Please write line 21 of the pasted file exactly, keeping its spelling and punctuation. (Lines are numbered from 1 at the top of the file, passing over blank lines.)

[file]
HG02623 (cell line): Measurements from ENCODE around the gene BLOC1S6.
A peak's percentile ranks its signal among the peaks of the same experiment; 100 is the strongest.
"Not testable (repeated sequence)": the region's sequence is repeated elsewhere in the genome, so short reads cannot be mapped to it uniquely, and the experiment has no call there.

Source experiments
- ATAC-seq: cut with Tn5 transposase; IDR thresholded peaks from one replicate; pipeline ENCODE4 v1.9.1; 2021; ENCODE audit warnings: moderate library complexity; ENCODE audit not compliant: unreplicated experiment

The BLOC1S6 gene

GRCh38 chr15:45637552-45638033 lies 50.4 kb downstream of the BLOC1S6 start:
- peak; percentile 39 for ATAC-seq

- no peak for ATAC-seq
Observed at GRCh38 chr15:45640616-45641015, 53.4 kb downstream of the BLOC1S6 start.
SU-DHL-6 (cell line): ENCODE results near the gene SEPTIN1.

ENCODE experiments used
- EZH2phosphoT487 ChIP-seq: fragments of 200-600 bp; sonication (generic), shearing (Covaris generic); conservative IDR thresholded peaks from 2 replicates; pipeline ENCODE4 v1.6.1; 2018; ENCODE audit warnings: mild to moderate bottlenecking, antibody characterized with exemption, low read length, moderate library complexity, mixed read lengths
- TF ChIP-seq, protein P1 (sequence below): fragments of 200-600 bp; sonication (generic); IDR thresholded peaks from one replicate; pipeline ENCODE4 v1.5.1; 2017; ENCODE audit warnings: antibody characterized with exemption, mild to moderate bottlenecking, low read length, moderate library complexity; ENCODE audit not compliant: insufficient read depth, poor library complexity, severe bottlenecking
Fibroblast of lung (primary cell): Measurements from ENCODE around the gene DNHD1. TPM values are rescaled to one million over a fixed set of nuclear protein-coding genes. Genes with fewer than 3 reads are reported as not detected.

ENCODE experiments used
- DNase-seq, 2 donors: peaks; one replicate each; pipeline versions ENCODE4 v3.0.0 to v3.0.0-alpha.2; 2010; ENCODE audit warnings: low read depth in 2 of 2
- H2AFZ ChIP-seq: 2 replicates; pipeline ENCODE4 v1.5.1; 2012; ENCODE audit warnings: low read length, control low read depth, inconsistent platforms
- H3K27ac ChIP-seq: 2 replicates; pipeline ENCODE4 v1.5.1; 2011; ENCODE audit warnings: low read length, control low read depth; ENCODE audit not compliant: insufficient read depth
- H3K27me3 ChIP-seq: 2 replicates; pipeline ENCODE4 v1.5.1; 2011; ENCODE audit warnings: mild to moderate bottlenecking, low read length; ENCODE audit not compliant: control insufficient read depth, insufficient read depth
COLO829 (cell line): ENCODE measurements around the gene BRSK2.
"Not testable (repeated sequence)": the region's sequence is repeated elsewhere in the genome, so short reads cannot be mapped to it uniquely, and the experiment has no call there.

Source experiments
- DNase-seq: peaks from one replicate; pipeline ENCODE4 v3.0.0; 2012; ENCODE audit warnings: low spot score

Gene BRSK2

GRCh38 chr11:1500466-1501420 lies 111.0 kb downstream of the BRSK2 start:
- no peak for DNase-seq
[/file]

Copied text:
COLO829 (cell line): ENCODE measurements around the gene BRSK2.